The counting of ballots in the closely watched unionization drive at the Amazon warehouse in Bessemer, Ala., is set to resume Friday at 8:30 a.m. Central time.
With about half the ballots counted late Thursday, votes against unionization had an advantage of more than 2-to-1 over those in favor, according to a live broadcast of the counting that was tallied by The New York Times. When the counting paused, there were 1,100 votes against unionization and 463 in support.
There were 3,215 ballots cast, according to the Retail, Wholesale and Department Store Union, from 55 percent of the 5,805 eligible voters at the warehouse. The union must get support from more than half of the votes cast to prevail.
The ballots were being counted in random order in the National Labor Relations Board’s office in Birmingham, Ala., and the process was broadcast via Zoom to more than 200 journalists, lawyers and other observers.
The voting was conducted by mail from early February until the end of last month. A handful of workers from the labor board called out the results of each vote “Yes” for a union or “No” for nearly four hours on Thursday.
Amazon and the union had spent more than a week in closed sessions, reviewing the eligibility of each ballot cast with the labor board, the federal agency that conducts union elections. The union said several hundred ballots had been contested, largely by Amazon, and those ballots were set aside to be adjudicated and counted only if they were vital to determining an outcome. If Amazon’s large margin holds steady throughout the count, the contested ballots are likely to be moot.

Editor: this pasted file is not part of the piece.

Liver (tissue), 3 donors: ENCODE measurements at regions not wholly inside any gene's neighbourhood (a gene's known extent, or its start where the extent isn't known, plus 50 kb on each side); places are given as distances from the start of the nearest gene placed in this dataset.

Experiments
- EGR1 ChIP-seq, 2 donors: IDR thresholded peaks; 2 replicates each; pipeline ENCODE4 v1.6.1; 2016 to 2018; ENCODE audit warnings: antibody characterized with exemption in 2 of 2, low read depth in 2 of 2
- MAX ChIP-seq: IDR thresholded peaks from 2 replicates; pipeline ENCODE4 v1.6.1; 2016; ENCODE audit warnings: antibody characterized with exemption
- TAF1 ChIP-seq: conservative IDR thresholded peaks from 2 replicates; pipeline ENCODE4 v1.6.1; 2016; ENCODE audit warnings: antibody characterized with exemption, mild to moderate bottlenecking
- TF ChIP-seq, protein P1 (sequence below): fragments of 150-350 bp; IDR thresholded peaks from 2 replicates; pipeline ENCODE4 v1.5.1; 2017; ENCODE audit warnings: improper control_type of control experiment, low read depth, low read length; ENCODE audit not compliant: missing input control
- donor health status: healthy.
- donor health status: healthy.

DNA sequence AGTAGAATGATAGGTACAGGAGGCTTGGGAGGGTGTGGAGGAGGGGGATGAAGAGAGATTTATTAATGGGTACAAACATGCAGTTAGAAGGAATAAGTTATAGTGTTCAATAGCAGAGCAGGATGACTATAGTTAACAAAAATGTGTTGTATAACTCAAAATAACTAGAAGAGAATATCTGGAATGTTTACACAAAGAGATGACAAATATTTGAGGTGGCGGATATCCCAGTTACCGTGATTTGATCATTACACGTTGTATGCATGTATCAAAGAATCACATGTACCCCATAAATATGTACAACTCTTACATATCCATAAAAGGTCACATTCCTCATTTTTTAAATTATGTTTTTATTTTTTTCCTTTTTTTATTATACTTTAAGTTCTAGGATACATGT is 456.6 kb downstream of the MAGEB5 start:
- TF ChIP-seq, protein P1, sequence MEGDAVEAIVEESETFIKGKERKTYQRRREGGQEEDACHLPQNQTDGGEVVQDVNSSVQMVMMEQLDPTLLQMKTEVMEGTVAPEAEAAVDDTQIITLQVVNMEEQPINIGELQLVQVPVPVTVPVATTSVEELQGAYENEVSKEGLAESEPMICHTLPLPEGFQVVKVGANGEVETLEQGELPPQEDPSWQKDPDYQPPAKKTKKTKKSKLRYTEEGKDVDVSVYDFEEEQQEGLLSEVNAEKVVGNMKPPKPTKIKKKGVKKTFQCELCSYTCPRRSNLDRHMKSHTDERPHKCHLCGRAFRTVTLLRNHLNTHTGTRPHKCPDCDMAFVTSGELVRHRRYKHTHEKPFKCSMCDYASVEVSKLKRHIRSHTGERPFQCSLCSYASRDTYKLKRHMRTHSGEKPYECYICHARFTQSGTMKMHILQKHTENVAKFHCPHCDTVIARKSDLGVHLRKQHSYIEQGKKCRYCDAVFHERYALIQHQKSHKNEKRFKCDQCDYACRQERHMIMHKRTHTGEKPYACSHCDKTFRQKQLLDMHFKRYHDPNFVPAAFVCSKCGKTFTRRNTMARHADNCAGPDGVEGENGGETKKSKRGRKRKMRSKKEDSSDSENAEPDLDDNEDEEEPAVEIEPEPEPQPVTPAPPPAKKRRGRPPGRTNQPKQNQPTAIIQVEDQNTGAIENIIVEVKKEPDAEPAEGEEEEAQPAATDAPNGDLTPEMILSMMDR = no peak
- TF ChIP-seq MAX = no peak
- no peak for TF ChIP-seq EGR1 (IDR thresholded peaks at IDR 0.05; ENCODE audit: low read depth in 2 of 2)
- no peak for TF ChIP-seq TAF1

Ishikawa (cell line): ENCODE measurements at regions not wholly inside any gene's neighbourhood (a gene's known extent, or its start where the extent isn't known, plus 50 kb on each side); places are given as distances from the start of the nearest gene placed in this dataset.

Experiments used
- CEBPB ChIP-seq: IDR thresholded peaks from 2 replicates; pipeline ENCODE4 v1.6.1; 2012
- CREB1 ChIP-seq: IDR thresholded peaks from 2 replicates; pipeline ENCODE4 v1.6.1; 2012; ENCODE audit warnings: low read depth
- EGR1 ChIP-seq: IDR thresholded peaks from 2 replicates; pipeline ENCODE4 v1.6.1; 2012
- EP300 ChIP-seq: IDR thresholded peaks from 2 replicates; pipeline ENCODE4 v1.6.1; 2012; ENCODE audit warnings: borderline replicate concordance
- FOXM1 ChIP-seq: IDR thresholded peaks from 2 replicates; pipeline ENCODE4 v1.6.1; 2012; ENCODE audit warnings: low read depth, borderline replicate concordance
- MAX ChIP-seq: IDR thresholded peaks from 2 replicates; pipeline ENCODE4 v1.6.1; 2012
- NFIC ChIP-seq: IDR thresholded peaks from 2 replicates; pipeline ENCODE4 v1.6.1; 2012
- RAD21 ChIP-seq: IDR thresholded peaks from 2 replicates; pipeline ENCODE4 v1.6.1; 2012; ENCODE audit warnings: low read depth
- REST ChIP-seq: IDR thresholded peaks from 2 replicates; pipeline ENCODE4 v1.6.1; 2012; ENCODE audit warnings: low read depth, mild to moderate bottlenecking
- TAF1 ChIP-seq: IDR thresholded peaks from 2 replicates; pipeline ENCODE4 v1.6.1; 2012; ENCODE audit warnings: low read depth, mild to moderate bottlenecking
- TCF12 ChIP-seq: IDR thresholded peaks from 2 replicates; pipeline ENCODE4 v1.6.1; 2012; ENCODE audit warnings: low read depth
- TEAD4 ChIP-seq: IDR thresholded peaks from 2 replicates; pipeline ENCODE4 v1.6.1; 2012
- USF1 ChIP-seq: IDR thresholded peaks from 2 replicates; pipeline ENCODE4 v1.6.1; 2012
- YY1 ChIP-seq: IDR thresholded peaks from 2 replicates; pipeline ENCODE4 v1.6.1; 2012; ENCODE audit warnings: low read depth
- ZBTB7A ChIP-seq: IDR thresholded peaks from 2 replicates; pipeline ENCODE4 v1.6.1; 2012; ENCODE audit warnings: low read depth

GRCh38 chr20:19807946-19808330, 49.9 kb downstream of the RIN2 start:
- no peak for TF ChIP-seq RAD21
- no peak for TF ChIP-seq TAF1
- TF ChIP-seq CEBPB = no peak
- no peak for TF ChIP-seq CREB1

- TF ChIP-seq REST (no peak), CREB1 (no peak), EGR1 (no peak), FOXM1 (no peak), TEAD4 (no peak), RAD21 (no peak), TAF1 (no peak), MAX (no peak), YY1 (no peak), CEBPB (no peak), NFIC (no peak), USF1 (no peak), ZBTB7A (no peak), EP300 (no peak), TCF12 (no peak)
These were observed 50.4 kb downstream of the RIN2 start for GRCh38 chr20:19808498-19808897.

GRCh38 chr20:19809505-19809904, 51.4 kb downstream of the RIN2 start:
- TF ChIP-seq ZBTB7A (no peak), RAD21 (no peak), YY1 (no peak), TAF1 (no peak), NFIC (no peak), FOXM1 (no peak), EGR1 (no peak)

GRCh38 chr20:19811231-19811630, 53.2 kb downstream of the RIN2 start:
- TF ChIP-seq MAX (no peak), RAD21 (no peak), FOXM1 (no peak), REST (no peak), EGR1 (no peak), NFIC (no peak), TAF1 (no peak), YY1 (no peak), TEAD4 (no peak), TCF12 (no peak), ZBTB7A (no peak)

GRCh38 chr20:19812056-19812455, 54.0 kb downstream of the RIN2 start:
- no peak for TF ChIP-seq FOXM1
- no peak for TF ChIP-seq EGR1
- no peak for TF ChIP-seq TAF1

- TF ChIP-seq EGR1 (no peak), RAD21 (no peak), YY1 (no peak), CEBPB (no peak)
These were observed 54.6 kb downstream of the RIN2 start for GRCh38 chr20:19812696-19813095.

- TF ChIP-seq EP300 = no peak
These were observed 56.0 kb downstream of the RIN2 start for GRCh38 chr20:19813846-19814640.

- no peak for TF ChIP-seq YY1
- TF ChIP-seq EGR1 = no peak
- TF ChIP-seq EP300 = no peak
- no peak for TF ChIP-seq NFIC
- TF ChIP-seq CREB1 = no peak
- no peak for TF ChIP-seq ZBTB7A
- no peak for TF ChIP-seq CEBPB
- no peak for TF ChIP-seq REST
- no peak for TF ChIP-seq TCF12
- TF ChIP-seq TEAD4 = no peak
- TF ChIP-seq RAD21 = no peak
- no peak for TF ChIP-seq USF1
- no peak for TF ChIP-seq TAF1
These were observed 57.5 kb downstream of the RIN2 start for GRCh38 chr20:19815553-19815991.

The incomplete tally put Amazon on the cusp of defeating the most serious organized-labor threat in the company’s history. Running a prominent campaign since the fall, the Retail, Wholesale and Department Store Union aimed to establish the first union at an Amazon warehouse in the United States. The result will have major implications not only for Amazon but also for organized labor and its allies.
Labor organizers have tapped into dissatisfaction with working conditions in the warehouse, saying Amazon’s pursuit of efficiency and profits makes the conditions harsh for workers. The company counters that its starting wage of $15 an hour exceeds what other employers in the area pay, and it has urged workers to vote against unionizing.
Amazon has always fought against unionizing by its workers. But the vote in Alabama comes at a perilous moment for the company. Lawmakers and regulators — not competitors — are some of its greatest threats, and it has spent significant time and money trying to keep the government away from its business.
The union drive has had the retailer doing a political balancing act: staying on the good side of Washington’s Democratic leaders while squashing an organizing effort that President Biden has signaled he supported.
Labor leaders and liberal Democrats have seized on the union drive, saying it shows how Amazon is not as friendly to workers as the company says it is. Some of the company’s critics are also using its resistance to the union push to argue that Amazon should not be trusted on other issues, like climate change and the federal minimum wage.
Sophia June contributed to this report.